In the past I’ve been asked to explain the meaning of “all y’all” (or “all of y’all” if you’re feeling fancy).
“All y’all” is the Southern Inclusive Plural — specifically, it means *all of you* as opposed to “y’all,” which just means “you plural”.
“Do y’all want to go to the movies” means “Do you plural want to go the movies” and *doesn’t* require everyone’s response. “Do all of y’all want to go to the movies,” on the other hand is asking if there’s a *collective desire” to attend the movies.
In my experience “all of y’all” is particularly useful when, for instance, you’ve come to a large gathering with a small group of friends. You don’t know everyone, but you want to indicate that everyone (even those whose acquaintance you haven’t yet had the pleasure of making) is included in an invitation.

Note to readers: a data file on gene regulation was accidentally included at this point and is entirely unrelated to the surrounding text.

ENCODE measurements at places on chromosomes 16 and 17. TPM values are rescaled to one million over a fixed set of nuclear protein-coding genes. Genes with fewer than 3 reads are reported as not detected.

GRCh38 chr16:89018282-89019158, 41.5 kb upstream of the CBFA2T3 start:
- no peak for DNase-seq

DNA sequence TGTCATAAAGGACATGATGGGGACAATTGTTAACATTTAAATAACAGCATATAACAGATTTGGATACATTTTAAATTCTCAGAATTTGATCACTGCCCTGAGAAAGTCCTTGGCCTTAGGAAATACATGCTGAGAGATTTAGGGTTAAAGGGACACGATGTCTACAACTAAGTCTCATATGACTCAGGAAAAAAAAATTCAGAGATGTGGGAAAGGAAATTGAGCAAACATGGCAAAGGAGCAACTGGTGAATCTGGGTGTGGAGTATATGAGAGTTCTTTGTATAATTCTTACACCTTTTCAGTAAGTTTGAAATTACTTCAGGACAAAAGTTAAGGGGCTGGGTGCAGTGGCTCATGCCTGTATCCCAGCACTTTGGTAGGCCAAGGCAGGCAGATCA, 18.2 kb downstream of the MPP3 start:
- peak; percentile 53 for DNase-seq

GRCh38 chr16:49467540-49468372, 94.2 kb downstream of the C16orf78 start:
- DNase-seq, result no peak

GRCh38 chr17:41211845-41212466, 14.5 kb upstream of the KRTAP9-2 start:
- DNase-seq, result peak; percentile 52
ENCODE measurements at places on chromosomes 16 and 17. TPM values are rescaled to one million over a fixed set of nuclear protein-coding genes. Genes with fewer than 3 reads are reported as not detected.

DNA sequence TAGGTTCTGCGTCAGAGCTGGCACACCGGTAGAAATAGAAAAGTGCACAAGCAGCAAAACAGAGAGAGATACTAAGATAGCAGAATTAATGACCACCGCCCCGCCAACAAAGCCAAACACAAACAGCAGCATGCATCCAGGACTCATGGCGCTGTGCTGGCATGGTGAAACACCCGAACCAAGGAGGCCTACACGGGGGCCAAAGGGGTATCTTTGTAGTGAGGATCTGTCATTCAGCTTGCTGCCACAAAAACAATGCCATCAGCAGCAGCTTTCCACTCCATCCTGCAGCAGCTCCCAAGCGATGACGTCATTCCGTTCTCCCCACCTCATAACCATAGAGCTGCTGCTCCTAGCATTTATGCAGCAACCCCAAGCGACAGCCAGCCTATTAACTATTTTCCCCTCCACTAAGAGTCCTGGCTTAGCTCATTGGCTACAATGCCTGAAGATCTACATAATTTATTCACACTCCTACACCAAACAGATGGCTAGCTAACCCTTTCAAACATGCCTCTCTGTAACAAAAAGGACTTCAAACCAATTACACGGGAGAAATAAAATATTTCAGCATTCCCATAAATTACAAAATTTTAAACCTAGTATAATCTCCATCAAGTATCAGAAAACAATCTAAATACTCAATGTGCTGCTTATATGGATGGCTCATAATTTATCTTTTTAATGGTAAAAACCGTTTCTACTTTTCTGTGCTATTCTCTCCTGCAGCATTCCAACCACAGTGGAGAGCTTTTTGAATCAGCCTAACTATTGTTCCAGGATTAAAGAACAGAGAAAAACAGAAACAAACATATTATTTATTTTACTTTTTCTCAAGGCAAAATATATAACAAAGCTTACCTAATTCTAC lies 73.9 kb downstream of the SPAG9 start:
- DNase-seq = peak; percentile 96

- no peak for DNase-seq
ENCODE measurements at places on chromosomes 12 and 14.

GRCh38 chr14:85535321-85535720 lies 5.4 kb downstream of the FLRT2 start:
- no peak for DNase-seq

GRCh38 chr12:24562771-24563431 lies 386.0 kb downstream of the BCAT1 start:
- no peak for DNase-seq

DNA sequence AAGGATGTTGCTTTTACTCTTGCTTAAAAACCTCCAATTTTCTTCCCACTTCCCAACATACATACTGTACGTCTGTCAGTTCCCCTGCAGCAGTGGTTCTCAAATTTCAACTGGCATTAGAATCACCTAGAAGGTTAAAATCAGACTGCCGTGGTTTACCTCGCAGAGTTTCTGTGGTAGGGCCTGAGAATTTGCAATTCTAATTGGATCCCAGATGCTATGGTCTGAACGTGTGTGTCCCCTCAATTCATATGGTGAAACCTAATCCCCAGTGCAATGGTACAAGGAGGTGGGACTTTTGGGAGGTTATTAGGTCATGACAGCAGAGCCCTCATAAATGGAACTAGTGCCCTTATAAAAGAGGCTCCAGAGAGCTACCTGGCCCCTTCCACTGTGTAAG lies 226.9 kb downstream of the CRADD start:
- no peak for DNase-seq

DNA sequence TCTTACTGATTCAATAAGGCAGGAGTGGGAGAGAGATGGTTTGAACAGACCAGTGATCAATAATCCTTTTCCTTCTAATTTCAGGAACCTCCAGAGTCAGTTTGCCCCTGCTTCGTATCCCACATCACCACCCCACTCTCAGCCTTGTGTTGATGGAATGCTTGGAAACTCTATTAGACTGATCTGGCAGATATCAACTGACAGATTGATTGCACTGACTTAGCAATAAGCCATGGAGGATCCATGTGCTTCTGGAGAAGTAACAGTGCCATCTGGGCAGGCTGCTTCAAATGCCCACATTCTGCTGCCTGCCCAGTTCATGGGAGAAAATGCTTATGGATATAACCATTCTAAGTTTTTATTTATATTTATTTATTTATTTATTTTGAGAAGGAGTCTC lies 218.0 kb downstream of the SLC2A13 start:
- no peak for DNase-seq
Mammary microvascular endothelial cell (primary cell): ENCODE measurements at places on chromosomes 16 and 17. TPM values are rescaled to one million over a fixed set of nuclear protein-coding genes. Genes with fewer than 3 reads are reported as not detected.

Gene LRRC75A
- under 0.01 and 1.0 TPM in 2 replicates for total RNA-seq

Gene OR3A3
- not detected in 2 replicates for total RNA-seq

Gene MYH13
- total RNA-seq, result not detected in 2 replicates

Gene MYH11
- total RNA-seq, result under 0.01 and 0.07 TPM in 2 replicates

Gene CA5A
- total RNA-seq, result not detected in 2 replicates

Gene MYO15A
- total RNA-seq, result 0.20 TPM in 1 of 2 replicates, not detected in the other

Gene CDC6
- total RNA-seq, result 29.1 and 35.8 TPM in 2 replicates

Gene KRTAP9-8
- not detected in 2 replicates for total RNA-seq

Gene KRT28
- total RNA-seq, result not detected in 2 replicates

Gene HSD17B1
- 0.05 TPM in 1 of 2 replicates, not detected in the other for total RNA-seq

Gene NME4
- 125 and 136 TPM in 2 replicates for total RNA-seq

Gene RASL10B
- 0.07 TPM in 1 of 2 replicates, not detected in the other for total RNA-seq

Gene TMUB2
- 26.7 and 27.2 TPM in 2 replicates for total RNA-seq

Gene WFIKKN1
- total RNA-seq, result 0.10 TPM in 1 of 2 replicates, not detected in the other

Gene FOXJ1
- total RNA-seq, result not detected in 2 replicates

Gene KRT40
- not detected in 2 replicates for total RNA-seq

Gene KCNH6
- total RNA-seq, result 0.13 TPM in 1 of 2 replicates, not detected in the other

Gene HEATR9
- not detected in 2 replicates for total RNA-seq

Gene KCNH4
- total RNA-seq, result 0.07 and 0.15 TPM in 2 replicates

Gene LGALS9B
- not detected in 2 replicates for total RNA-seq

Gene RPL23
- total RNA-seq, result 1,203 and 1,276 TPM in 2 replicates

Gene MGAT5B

We’re going to walk over to the park to see the movie. Do all of y’all want to come?
The converse is equally useful:
When speaking to one’s family and requesting departure from a large gathering: “Are y’all ready to leave?”, meaning not “is everyone at the gathering ready to leave,” but just “are you, my near and dear ones, ready to go?”
(“All y’all” is written as such, but pronounced “alla y’all”. This oughtn’t be surprising, as much of Southern would look the same if written phonetically ;-)